Here is my first sketch on this idea:

Thinking to be continued.....

Saturday, November 16, 2013

MentorN00b : matchmaker matchmaker make me a match!

I have been doing a lot of little projects for one off events lately.  Like this badge claim page I made for the recent Mozilla Summit:


Or the one that I made for Mozilla Festival:
Usually we try to make one - offs more meaningful by actually doing some iteration on them or using them as a use case to inform the core product that we are actually working on.  So for example, I will probably work with our development and design team to figure out how to incorporate these kinds of claim pages into BadgeKit and will use the feedback that we got by standing and watching hundreds of people "test" out the sites as a usertesting and research exercise.

For these two events we also made something that I would put in the category of "schwag". Which, yeah - can totally be fun to make, but kind of usually feels a little meaningless. Here are the buttons that my teammates Chloe and Emily and I made for the events to help people to get interested in Open Badges:

This exercise, (I have to admit - quite surprisingly) turned out to be a meaningful design exploration that keeps on giving to us things to think about on the badges project. As Emily explains in her blogpost, the badges took on another life in practice. People hacked them and used them to give peers a glimpse of their identity - but not just identity with a capital I - really a deeper, more nuanced thing - how people self identify.

One day, I was in a coffee shop with Atul and Mike - thinking about the badges schwag and we were kind of doing our usual brainstorm of - wouldn't it be cool if ..... - and we came up with an idea for a prototype that could have pretty tight parameters. I would categorize this as a prototype that's not designed to scale.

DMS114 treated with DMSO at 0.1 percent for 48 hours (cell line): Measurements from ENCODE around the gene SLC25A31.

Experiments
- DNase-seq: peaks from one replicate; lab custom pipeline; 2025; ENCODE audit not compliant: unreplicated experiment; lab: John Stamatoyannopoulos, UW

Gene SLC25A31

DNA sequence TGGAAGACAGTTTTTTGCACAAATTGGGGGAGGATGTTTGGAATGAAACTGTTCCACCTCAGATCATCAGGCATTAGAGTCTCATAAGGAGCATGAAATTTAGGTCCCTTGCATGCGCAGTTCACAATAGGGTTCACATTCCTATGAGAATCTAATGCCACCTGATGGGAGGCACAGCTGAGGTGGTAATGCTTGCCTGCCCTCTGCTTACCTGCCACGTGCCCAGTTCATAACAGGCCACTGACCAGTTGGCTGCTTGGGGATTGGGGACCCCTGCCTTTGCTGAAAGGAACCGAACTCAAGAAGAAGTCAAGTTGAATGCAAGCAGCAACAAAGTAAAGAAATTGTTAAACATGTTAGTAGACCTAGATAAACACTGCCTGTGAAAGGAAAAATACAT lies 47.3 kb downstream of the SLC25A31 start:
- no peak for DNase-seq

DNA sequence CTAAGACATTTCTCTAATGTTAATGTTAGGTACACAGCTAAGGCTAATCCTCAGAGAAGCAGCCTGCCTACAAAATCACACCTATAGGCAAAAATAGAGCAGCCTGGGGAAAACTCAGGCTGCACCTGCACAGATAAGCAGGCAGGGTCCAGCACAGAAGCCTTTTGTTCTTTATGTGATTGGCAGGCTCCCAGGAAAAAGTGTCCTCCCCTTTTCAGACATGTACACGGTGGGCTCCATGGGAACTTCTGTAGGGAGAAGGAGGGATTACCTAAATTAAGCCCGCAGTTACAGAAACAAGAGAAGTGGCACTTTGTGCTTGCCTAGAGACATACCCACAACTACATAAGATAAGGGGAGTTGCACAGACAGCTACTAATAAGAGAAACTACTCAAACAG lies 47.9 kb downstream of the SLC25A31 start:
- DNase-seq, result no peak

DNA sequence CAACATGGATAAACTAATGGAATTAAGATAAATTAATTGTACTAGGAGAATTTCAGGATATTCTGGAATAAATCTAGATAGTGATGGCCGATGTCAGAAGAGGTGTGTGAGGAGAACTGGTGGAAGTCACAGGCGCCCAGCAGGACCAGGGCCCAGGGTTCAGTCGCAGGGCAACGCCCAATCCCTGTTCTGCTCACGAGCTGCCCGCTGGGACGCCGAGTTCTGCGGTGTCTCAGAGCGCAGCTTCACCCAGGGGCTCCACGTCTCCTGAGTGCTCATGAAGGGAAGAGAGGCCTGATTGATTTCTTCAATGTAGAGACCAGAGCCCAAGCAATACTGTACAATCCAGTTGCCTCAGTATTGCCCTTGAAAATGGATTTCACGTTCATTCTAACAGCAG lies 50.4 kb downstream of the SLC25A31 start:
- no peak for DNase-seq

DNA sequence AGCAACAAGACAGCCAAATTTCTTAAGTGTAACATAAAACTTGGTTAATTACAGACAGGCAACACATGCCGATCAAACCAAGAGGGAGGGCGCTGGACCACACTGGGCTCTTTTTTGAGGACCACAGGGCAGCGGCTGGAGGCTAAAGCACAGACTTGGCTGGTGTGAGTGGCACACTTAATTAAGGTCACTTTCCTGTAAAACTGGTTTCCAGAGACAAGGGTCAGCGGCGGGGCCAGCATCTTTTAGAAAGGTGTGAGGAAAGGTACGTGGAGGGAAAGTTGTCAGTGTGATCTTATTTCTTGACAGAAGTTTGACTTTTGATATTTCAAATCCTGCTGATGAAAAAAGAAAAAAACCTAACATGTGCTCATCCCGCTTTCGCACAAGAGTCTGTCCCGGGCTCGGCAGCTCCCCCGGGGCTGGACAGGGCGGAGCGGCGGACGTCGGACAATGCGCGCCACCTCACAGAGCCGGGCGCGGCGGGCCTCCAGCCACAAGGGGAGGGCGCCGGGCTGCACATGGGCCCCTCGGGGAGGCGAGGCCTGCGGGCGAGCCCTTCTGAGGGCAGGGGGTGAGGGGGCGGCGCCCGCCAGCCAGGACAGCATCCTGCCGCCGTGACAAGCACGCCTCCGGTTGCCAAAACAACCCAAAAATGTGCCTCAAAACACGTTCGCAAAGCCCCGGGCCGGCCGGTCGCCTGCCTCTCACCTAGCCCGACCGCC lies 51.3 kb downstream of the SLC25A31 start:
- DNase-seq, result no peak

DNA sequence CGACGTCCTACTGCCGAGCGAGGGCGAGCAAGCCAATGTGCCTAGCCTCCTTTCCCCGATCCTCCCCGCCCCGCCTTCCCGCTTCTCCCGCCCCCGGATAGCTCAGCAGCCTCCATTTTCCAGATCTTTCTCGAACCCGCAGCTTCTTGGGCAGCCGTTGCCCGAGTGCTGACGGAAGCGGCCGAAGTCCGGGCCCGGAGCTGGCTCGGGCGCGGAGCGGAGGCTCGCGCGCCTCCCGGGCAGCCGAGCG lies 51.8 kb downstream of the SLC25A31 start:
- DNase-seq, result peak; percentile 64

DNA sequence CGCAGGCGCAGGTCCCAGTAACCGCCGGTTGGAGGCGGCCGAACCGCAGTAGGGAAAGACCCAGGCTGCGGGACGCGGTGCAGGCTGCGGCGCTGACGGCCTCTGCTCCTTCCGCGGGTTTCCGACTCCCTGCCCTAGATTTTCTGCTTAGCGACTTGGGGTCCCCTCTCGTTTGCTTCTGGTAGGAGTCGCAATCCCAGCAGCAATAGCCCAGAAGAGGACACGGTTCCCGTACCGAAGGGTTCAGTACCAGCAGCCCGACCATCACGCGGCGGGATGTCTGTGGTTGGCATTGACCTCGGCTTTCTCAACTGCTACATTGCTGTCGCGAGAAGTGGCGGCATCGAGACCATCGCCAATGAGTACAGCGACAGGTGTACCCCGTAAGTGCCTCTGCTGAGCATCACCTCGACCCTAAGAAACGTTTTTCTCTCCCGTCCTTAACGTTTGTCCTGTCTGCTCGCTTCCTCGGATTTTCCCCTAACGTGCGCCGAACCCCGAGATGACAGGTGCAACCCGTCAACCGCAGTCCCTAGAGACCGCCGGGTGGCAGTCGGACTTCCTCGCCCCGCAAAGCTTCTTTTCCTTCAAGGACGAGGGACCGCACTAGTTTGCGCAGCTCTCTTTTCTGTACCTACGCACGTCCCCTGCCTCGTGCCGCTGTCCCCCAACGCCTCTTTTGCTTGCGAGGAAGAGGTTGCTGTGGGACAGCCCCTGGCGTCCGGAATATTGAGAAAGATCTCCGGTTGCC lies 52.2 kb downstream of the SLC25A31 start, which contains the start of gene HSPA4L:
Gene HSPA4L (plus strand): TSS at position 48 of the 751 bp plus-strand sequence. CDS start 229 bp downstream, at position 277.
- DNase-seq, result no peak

What we realized was - that at these events we would be seeing people with different kinds of expertise and desires and how in a perfect world we would match-make button wearer's so they could help each other out to learn skills. So for example, my button said that I was a javascript n00b and if Mike's button said that he was a javascript nin.ja we could be paired together.

What the three of us started to hack on was an app - where people could sign in, state their interests and then get paired with a like-minded friend to help mentorship. I could imagine this being something that could be taken further - so after a match is made, a mentor could help a n00b to develop a learning map/goal or trajectory and suggest or create badges for the n00b to work towards. Using the tools offered in BadgeKit, the mentors could then provide peer assessment for the n00bs. Additionally, the feedback loop could be closed by the n00b then giving the mentor through various kinds of mentor badges. This would in essence develop a mentor - n00b community and give participants the ability to always identify as somewhere on the spectrum for different skills or activities as mentors and/or n00bs. I particularly like this idea - that someone could be a mentor and a n00b at the exact same time.